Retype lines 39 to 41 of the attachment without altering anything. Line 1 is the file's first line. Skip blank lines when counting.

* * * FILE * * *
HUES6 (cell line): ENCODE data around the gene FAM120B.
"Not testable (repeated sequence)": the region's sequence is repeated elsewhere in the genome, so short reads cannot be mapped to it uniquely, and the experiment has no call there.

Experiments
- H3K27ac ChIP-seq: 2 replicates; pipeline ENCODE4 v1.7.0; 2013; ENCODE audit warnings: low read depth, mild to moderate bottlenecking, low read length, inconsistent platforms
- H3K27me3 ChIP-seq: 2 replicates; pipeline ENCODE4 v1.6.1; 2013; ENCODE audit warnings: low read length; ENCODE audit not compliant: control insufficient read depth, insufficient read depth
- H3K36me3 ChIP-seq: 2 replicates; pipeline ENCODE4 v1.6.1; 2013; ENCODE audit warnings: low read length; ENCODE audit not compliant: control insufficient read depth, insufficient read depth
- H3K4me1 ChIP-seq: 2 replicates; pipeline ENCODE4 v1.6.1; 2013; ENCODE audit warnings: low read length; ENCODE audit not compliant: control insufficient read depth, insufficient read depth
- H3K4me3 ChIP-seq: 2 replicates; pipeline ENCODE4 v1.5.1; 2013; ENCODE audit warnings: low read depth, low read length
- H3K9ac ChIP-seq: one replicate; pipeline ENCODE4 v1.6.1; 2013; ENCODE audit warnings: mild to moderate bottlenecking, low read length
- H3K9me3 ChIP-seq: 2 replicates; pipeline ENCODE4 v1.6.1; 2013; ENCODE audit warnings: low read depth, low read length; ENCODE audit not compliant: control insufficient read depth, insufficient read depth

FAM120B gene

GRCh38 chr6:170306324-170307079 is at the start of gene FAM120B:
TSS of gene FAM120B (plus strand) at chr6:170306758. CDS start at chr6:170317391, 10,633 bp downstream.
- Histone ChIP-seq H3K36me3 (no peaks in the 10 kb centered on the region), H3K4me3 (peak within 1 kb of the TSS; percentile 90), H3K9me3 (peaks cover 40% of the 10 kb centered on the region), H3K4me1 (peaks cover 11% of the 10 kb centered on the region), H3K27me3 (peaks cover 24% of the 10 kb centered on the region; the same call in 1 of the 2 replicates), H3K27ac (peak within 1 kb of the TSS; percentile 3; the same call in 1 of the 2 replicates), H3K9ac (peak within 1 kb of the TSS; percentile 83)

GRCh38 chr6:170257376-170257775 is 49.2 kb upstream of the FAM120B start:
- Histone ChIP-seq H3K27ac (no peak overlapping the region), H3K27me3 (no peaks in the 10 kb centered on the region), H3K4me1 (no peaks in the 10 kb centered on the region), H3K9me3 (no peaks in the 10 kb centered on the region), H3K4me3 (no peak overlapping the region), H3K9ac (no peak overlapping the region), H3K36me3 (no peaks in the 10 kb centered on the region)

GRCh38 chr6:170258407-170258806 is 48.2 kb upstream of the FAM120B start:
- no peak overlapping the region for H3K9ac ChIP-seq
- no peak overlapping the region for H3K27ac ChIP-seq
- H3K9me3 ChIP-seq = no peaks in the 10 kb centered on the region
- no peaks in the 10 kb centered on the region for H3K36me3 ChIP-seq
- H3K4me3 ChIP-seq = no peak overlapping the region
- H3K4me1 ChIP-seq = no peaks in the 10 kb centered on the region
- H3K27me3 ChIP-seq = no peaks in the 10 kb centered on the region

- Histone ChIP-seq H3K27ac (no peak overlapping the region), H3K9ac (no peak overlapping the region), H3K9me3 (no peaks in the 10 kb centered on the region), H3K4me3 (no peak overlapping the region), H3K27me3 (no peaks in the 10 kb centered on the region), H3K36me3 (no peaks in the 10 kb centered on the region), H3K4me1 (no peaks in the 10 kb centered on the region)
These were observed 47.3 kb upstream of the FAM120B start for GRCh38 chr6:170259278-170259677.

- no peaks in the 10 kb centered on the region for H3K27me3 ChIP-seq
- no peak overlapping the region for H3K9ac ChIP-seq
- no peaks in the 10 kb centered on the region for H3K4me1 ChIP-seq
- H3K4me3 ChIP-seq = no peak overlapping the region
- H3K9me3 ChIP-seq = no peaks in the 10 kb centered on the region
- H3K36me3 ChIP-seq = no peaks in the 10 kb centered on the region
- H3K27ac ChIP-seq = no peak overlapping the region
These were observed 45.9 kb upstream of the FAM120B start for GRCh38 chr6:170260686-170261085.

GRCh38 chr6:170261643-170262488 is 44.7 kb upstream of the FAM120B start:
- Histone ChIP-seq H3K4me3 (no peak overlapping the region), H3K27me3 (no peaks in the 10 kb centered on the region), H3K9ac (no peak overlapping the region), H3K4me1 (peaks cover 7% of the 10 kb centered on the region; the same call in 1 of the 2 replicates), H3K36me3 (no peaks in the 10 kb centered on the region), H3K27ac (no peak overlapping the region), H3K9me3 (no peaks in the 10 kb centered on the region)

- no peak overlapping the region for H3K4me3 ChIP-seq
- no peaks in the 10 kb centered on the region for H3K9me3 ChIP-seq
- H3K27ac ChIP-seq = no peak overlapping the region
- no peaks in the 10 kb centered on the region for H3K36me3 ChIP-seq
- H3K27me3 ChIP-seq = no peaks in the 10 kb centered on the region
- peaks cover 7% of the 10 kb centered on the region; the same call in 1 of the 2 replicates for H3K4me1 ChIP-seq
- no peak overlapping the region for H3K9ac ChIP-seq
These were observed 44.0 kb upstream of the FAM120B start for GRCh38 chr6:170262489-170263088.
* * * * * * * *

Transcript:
- H3K27ac ChIP-seq = no peak overlapping the region
- no peaks in the 10 kb centered on the region for H3K36me3 ChIP-seq
- H3K27me3 ChIP-seq = no peaks in the 10 kb centered on the region